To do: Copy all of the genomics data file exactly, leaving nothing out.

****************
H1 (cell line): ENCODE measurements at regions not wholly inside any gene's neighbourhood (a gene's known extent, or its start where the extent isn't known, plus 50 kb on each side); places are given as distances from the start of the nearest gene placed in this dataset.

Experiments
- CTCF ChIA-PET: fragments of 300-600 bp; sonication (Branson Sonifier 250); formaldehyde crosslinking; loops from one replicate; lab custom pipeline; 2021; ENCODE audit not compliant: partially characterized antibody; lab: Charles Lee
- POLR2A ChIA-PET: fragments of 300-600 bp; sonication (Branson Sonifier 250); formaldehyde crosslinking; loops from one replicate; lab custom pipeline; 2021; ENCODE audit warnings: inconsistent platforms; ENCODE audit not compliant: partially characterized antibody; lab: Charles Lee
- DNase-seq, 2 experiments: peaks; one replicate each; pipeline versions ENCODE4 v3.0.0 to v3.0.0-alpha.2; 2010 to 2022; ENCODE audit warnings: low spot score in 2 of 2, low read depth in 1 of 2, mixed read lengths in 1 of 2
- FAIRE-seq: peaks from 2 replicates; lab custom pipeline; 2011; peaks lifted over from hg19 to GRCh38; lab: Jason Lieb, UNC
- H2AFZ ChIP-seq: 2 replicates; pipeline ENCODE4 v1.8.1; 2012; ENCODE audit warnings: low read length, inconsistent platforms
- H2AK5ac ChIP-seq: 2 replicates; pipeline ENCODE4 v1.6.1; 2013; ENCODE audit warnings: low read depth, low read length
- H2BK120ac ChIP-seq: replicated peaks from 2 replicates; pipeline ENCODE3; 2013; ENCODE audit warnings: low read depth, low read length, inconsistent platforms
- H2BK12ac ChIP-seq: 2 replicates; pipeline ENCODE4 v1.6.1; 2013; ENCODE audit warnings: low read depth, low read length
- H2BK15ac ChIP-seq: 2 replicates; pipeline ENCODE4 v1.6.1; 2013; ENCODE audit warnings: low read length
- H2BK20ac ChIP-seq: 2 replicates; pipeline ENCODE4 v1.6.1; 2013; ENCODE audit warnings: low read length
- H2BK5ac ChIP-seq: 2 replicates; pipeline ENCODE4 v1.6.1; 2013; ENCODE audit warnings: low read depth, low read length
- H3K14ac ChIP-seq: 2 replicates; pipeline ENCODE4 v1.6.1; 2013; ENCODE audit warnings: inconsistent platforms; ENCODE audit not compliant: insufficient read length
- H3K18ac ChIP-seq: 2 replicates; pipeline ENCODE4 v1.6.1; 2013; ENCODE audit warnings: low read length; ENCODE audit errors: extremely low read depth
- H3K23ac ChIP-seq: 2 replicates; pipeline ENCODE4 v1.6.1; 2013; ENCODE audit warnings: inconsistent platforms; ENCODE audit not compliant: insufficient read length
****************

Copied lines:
H1 (cell line): ENCODE measurements at regions not wholly inside any gene's neighbourhood (a gene's known extent, or its start where the extent isn't known, plus 50 kb on each side); places are given as distances from the start of the nearest gene placed in this dataset.

Experiments
- CTCF ChIA-PET: fragments of 300-600 bp; sonication (Branson Sonifier 250); formaldehyde crosslinking; loops from one replicate; lab custom pipeline; 2021; ENCODE audit not compliant: partially characterized antibody; lab: Charles Lee
- POLR2A ChIA-PET: fragments of 300-600 bp; sonication (Branson Sonifier 250); formaldehyde crosslinking; loops from one replicate; lab custom pipeline; 2021; ENCODE audit warnings: inconsistent platforms; ENCODE audit not compliant: partially characterized antibody; lab: Charles Lee
- DNase-seq, 2 experiments: peaks; one replicate each; pipeline versions ENCODE4 v3.0.0 to v3.0.0-alpha.2; 2010 to 2022; ENCODE audit warnings: low spot score in 2 of 2, low read depth in 1 of 2, mixed read lengths in 1 of 2
- FAIRE-seq: peaks from 2 replicates; lab custom pipeline; 2011; peaks lifted over from hg19 to GRCh38; lab: Jason Lieb, UNC
- H2AFZ ChIP-seq: 2 replicates; pipeline ENCODE4 v1.8.1; 2012; ENCODE audit warnings: low read length, inconsistent platforms
- H2AK5ac ChIP-seq: 2 replicates; pipeline ENCODE4 v1.6.1; 2013; ENCODE audit warnings: low read depth, low read length
- H2BK120ac ChIP-seq: replicated peaks from 2 replicates; pipeline ENCODE3; 2013; ENCODE audit warnings: low read depth, low read length, inconsistent platforms
- H2BK12ac ChIP-seq: 2 replicates; pipeline ENCODE4 v1.6.1; 2013; ENCODE audit warnings: low read depth, low read length
- H2BK15ac ChIP-seq: 2 replicates; pipeline ENCODE4 v1.6.1; 2013; ENCODE audit warnings: low read length
- H2BK20ac ChIP-seq: 2 replicates; pipeline ENCODE4 v1.6.1; 2013; ENCODE audit warnings: low read length
- H2BK5ac ChIP-seq: 2 replicates; pipeline ENCODE4 v1.6.1; 2013; ENCODE audit warnings: low read depth, low read length
- H3K14ac ChIP-seq: 2 replicates; pipeline ENCODE4 v1.6.1; 2013; ENCODE audit warnings: inconsistent platforms; ENCODE audit not compliant: insufficient read length
- H3K18ac ChIP-seq: 2 replicates; pipeline ENCODE4 v1.6.1; 2013; ENCODE audit warnings: low read length; ENCODE audit errors: extremely low read depth
- H3K23ac ChIP-seq: 2 replicates; pipeline ENCODE4 v1.6.1; 2013; ENCODE audit warnings: inconsistent platforms; ENCODE audit not compliant: insufficient read length